Chapanis, Alphonse.Alternative names
Alphonse Chapanis was born in Meriden, Connecticut on March 17, 1917. He received his BA in 1937 from the University of Connecticut. His senior thesis work led him to an assistantship in Walter Miles' physiological psychology lab at Yale. Although initially attracted to mathematical and experimental work, Chapanis soon learned about the importance and utility of applied psychological work. At Yale, Chapanis completed his MA in 1942, and his PhD in 1943. While working on his graduate degrees, Chapanis spent a year (1939-1940) working as a statistician for the Department of Public Health in Franklin Tennessee.
After receiving his doctorate, Chapanis joined the Army Air Force's Aero Medical Lab at Wright Field in Dayton, Ohio. He worked on various projects related to flight such as night flying, g force effects, and high altitude flying issues. Assigned to investigate B-17 bomber crashes, he noticed that poor cockpit design had led to piloting problems. After leaving the Army in 1946, Chapanis joined the Systems Research Field Laboratory of Johns Hopkins University. A year of work there led him to join Johns Hopkins Psychology Department as an Assistant Professor in 1947. In 1949 Chapanis became a professor in psychology and industrial engineering in 1955, and a professor of psychology in 1963.
Chapanis authored over 170 articles and 6 books as well as a multitude of unpublished research and reports on human factors engineering. The book Applied Experimental Psychology: Human Factors in Engineering Design that Chapanis co-authored with Garner and Morgan was the first ergonomics text.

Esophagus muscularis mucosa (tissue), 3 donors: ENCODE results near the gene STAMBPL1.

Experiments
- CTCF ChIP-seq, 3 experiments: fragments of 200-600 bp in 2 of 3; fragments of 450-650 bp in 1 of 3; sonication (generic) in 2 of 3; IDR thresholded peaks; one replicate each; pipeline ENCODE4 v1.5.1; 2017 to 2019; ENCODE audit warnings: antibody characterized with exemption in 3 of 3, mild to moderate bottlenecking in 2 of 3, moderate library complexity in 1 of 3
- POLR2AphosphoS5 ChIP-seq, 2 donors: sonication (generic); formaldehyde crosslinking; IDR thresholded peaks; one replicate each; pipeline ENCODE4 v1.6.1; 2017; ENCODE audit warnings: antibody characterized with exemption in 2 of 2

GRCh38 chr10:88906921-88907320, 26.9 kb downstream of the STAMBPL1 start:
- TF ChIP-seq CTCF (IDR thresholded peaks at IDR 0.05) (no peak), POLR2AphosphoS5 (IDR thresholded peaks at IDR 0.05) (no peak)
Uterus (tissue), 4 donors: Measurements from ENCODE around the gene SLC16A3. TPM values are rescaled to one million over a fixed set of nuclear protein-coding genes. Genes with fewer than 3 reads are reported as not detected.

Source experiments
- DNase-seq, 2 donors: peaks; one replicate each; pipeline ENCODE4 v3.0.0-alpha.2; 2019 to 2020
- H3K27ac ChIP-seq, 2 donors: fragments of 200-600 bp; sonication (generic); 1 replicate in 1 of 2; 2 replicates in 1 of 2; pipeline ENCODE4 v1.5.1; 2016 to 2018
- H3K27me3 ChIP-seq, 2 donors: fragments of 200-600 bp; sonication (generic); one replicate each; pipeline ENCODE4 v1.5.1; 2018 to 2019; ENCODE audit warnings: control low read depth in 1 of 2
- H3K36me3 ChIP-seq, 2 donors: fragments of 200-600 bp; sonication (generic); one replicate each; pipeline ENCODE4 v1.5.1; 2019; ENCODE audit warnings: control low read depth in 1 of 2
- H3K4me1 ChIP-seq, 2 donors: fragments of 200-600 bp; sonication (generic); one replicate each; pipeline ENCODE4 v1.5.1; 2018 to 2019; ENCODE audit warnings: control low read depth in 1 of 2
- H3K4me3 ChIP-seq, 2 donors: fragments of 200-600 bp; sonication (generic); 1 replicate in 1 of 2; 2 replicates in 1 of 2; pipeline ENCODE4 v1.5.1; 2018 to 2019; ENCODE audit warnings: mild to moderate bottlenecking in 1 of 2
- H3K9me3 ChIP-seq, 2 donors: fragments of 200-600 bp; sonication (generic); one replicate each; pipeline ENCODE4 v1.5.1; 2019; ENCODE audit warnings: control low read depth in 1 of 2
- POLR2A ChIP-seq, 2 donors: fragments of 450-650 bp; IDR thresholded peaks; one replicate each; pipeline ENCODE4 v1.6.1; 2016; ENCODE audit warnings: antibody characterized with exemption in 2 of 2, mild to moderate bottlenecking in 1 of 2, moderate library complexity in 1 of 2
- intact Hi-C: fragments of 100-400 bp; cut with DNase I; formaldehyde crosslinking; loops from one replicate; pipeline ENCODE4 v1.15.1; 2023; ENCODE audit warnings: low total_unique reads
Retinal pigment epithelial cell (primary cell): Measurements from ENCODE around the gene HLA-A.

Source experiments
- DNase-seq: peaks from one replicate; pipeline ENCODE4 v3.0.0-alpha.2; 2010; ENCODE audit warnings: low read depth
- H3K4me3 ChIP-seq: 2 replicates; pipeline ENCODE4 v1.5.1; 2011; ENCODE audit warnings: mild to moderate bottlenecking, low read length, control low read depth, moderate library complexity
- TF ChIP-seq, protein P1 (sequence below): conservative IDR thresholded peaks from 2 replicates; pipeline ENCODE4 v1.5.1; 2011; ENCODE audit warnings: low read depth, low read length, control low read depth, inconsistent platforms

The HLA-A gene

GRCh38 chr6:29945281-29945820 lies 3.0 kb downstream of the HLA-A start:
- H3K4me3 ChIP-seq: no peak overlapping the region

Chapanis also engaged in a variety of consulting work for private companies and the military. His ergonomics design led to developments such as the standard configuration of push button telephones.
Chapanis served as the 1960-1961 President of APA Division 21, the 1963-1964 President of the Human Factors Society and the 1976-1979 President of the International Ergonomics Association. He was a Fellow of the American Psychological Association, Human Factors and Ergonomics Society, Society of Experimental Psychologists, American Psychological Society, and American Association for the Advancement of Science. The APA conferred the 1978 Distinguished Contribution for Applications in Psychology Award upon him as well as numerous ergonomics related awards. The Human Factors and Ergonomics Society renamed its Best Student Paper Award the Alphonse Chapanis Award in 1983.
Chapanis died on October 4, 2002 at the age of 85.
From the guide to the Alphonse Chapanis papers, 1934-2002, (Center for the History of Psychology)
- B-17 bomber
- Wright Field (Ohio) (as recorded)